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For example, Lionel asked Bertie: “Did David ever tease you? ” “Oh yes of course! Ber-ber-be-bertie. Father encouraged it. He said ‘GET IT OUT BOY’. Said it would make me stop. I was afraid of my father, and my children are damn well going to be afraid of me! ’” (The Kings Speech, 2010).Also, being forced to use his right hand when he was naturally left-handed and having to wear metal splints for knocked knees also contributed to his shyness, which caused him to develop a stammer. When growing up, it is important to have a strong support system and without one, the effect on a person’s confidence can be devastating. In Bertie’s case, it caused his stammer. Bertie’s brother abdicating put even more pressure on him and made the stammer worse: Bertie talking to Edward about abdicating, says “That is terrible thing to hear. Nobody wants to hear that, me least of all” (Hooper, 2010).Also, “I am not a King, I am a naval officer. I’m not a king, I’m not a king” (The Kings Speech, 2010). The psychological effect his brother abdicating had on him, was enough to send him back to Logue for more therapy. Bertie was fortunate to find that his wife, Elizabeth, gave him the love and support he did not receive from his own family. She was his backbone. At the start of the film, when George had given up and he said “promise me, no more” (The Kings Speech, 2010), she believed in him and knew she had to keep trying to find the right person to help him.It was only through her efforts, that they found Logue. Throughout the film, whenever George was giving a speech, she would be there in support of him. “I’m sure you’ll do great” (The Kings Speech, 2010) were her words of encouragement before Bertie’s final speech on the war against Germany in the film. The love and encouragement of a person’s partner can help the person achieve great things. The fact that Logue was Australian was also an important element to helping Bertie overcome his difficulties.The approach to class distinction of Australians is different to the approach of British people. British people believe strongly in social hierarchy. Being Queen, Elzabeth’s high expectations revolve around respectfulness and full cooperation of the subject. The laid back personality of an Australian is to treat everyone with equality and treat everybody as themselves. These two personalities clash when Elizabeth comes to Logue for help. She expects Logue to do what she wants and is a bit taken aback by how informal he is: Logue to Elizabeth “We need to have your hubby pop by…He can give me his personal details, I’ll make a frank appraisal and then we’ll take it from there. ” “I don’t have a hubby, we don’t pop and nor do we ever talk about our private lives. No you must come to us” (The Kings Speech, 2010). Logue refuses her demand so she uses “and what if my husband were the Duke of York? ” (The Kings Speech, 2010) but Logue stands by his rules and Logue insists her husband to him: “for my method to work, I need trust and total equality. Here in the safety of my consultation room.No exceptions” (The Kings Speech, 2010). At first, this difference of class made it difficult to form a normal relationship between the pair. For example, Bertie to the Archbishop: “Lionel will be seated in the king’s box” “But members of your family will be seated there sir! ” (The Kings Speech, 2010). The astonishment of the Archbishop when Bertie requested for Logue to be seated in the King’s box shows that the relationship was very unusual. Class distinction affected Logue’s treatment of Bertie.On one side, Logue should be respectful and abide by the King’s request to keep this a strictly business relationship, but on the other hand if Logue was to help and teach Bertie to overcome his speech, anger and confidence issues, they had to be equals. Requests such as being told not to sit too close or when one is speaking with the Prince, one waits for the Prince to choose the topic was not an option if Logue was going to fix George. “In here it’s better if we’re equals” (The Kings Speech, 2010). Bertie disagrees with Lionel and states: “If we were equals, I’d be home with my wife, and no one would give a damn” (The Kings Speech, 2010).It would have been much more difficult for a British speech therapist to help Bertie the way Logue did because a British person would not have been able to overcome the class differences the way Logue could. Finally, the film shows that overcoming adversity helped George to be a better person and a better King. This is because the difficulties of overcoming something that had kept him hostage from a very young age and the confidence he found in doing this, gave him something in common with the British subjects, who were struggling when World War Two started.His anger went away and he became stronger and more confident. The main motivation for George to overcome his stammer was to prove to himself, his family and his nation that he was fit to be King. The Kings Speech uses the historical story of King George VI to illustrate important issues that affect all people: the need for a supportive family, the love and support of a good partner, the ability of people to fix problems when they put aside class distinctions and what can be achieved when a person digs deep into his or her own character to overcome adversity. It is a very inspiring film.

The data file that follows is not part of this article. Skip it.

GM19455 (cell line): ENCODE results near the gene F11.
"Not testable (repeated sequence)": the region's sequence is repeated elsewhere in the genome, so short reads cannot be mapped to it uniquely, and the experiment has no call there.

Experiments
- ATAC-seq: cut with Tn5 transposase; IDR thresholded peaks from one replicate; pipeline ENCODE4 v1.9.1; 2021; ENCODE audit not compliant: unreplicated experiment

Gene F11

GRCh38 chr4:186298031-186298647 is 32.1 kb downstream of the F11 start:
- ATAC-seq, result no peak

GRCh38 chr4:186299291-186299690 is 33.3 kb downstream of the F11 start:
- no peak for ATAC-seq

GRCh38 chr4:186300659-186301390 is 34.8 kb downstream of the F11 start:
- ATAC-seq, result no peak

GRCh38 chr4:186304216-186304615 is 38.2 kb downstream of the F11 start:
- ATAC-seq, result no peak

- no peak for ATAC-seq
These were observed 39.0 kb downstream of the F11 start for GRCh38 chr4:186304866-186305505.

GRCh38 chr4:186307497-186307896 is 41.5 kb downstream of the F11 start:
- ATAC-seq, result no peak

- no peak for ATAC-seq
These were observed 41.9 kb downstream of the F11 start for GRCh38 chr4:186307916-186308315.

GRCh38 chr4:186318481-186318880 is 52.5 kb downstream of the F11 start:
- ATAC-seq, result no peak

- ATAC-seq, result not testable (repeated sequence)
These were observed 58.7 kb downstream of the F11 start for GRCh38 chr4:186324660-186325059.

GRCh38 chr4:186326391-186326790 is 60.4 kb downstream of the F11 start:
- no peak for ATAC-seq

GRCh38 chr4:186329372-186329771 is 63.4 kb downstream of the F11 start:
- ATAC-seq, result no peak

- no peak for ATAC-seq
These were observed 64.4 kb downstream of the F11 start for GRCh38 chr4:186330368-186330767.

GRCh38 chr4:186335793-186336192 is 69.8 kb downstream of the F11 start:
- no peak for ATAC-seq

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The Kings Speech. (2019, Dec 06). Retrieved from

The Kings Speech